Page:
Use this URL to cite or link to this record in EThOS: http://ethos.bl.uk/OrderDetails.do?uin=uk.bl.ethos.686916
Title: A comparative analysis of corporate insolvency laws : what is is the best option for Kenya?
Author: Too, F. C.
ISNI:       0000 0004 5920 8068
Awarding Body: Nottingham Trent University
Current Institution: Nottingham Trent University
Date of Award: 2015
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Abstract:
This research makes a comprehensive review of insolvency laws and reforms in the selected jurisdictions namely Kenya, the UK and Mauritius with a view of understanding how Kenya can benefit from the experience of others. The main aim is to evaluate whether Kenyan in-solvency laws supports modern businesses and to consider what, if any, legal reforms might be desirable to better achieve this end. The study commences from a conceptual approach to the legal concepts of corporate insolvency laws then attempts to understand the justification for the existence and role of insolvency law from a theoretical perspective. It then under-takes an in-depth evaluation of the current Kenyan corporate insolvency framework using international benchmarks; in particular by reference to the UNCITRAL Insolvency legislative guide. The exploration of the Kenyan insolvency framework reveals the underlying weaknesses and underscores the need for reforms. It also investigates whether there are any recognizable informal mechanisms that may enable the weaknesses in the formal mecha-nisms to be overcome. Subsequently, the thesis explores whether Kenya can benefit from the experiences of the UK and Mauritius, who may be regarded as successful reformers. It examines the historical evolution of UK corporate insolvency laws and identifies the driving forces behind the successful reform engagements. This exploration of the wellspring of legal traditions and fundamental principles that underpin corporate insolvency provides great insights. The study attempts to understand the potential problems that frustrate reform efforts in Kenya by identifying the insolvency law reform drivers in Kenya and contrasting the influence of the same drivers in Mauritius. Such a comparison offers a perspective that has been lacking in the current scholarship and reform engagements in Kenya and provides theo-retical insights and understanding on how best Kenya can undertake successful reforms.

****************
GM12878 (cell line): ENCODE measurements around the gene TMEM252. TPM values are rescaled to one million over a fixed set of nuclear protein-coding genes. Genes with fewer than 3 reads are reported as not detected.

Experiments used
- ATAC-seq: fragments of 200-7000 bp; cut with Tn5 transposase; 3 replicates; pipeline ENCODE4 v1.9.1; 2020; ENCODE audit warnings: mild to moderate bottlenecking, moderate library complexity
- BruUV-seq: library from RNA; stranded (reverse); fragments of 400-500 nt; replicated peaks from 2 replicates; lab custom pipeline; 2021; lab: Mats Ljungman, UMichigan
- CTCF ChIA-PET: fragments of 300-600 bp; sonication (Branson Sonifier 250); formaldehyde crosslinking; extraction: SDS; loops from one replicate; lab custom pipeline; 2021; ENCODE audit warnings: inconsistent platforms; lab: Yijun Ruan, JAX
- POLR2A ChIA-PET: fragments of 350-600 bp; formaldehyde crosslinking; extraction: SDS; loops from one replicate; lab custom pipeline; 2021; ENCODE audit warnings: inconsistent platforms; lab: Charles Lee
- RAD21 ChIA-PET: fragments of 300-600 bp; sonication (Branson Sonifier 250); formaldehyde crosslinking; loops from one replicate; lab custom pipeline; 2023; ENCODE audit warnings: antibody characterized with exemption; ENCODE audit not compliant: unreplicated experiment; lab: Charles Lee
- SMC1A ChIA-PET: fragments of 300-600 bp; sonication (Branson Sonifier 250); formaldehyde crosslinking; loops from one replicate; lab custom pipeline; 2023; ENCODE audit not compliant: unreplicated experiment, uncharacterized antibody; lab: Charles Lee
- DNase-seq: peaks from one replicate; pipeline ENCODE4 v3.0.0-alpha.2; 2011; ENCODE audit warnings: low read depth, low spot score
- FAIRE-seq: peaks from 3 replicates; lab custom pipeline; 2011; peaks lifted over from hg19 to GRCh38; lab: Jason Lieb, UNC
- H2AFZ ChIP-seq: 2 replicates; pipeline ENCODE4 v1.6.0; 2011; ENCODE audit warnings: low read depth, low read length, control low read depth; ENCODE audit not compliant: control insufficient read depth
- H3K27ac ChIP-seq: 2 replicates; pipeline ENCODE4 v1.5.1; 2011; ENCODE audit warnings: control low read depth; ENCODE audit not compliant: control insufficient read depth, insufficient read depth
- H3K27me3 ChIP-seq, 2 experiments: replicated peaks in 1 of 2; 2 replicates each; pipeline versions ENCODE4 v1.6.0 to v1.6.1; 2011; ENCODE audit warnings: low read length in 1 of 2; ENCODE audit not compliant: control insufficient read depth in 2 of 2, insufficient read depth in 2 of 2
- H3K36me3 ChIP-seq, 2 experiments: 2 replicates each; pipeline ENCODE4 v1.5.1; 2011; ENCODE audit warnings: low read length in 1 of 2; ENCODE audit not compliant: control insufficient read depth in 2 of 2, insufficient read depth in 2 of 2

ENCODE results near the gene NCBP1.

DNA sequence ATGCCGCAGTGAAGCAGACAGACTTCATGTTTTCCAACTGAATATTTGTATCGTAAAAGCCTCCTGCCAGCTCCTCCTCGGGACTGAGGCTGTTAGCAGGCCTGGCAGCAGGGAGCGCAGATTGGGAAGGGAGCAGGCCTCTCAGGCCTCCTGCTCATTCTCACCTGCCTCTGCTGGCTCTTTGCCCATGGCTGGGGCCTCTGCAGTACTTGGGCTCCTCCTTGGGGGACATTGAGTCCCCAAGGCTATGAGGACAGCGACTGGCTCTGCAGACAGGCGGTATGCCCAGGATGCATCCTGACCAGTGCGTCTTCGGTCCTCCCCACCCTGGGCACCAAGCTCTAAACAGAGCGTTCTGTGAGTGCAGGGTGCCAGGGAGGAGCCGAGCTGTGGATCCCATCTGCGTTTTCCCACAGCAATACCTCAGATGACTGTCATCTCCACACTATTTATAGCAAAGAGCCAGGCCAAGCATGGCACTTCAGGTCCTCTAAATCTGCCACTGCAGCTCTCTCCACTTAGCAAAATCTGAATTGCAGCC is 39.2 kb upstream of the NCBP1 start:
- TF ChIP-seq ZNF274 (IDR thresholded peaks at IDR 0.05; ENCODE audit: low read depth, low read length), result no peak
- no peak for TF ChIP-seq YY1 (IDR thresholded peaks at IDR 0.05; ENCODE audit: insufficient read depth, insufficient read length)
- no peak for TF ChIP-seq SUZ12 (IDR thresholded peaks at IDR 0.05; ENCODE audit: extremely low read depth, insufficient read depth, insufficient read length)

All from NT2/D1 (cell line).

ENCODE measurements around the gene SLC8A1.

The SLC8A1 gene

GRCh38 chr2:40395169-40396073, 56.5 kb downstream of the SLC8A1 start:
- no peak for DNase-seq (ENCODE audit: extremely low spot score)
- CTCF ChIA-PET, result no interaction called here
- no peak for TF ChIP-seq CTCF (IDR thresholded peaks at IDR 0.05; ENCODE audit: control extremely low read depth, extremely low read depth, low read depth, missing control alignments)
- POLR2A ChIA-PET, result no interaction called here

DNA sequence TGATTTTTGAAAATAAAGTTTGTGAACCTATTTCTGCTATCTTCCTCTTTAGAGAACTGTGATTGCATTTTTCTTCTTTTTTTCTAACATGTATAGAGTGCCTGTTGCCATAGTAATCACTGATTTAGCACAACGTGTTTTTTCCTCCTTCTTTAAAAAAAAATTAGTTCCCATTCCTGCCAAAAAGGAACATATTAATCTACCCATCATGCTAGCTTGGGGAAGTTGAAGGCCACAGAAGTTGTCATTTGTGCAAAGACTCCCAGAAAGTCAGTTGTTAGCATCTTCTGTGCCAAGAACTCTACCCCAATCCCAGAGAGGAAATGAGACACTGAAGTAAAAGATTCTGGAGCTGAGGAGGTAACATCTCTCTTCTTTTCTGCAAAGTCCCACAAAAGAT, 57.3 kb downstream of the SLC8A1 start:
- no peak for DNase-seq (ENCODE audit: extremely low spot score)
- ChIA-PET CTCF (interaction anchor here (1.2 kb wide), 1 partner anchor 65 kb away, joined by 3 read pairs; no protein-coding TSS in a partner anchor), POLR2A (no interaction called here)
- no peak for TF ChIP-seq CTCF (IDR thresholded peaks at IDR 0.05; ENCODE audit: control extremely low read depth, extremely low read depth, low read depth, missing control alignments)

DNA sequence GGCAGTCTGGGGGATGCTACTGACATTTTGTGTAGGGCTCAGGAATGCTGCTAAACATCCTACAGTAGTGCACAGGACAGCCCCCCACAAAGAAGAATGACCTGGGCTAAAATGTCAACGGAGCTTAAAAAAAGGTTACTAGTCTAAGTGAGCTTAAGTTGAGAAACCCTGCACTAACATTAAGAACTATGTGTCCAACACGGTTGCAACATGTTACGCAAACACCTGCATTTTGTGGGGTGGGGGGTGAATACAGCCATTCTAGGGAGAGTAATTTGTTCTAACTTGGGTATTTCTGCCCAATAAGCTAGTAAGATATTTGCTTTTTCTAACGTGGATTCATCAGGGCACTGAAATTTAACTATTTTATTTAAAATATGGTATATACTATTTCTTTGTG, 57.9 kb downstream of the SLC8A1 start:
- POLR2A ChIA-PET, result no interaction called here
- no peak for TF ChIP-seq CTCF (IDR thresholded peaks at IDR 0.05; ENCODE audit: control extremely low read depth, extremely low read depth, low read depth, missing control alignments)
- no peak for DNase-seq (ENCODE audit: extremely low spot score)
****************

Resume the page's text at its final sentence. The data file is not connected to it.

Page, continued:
Supervisor: Not available Sponsor: Not available
Qualification Name: Thesis (Ph.D.) Qualification Level: Doctoral
EThOS ID: uk.bl.ethos.686916  DOI: Not available
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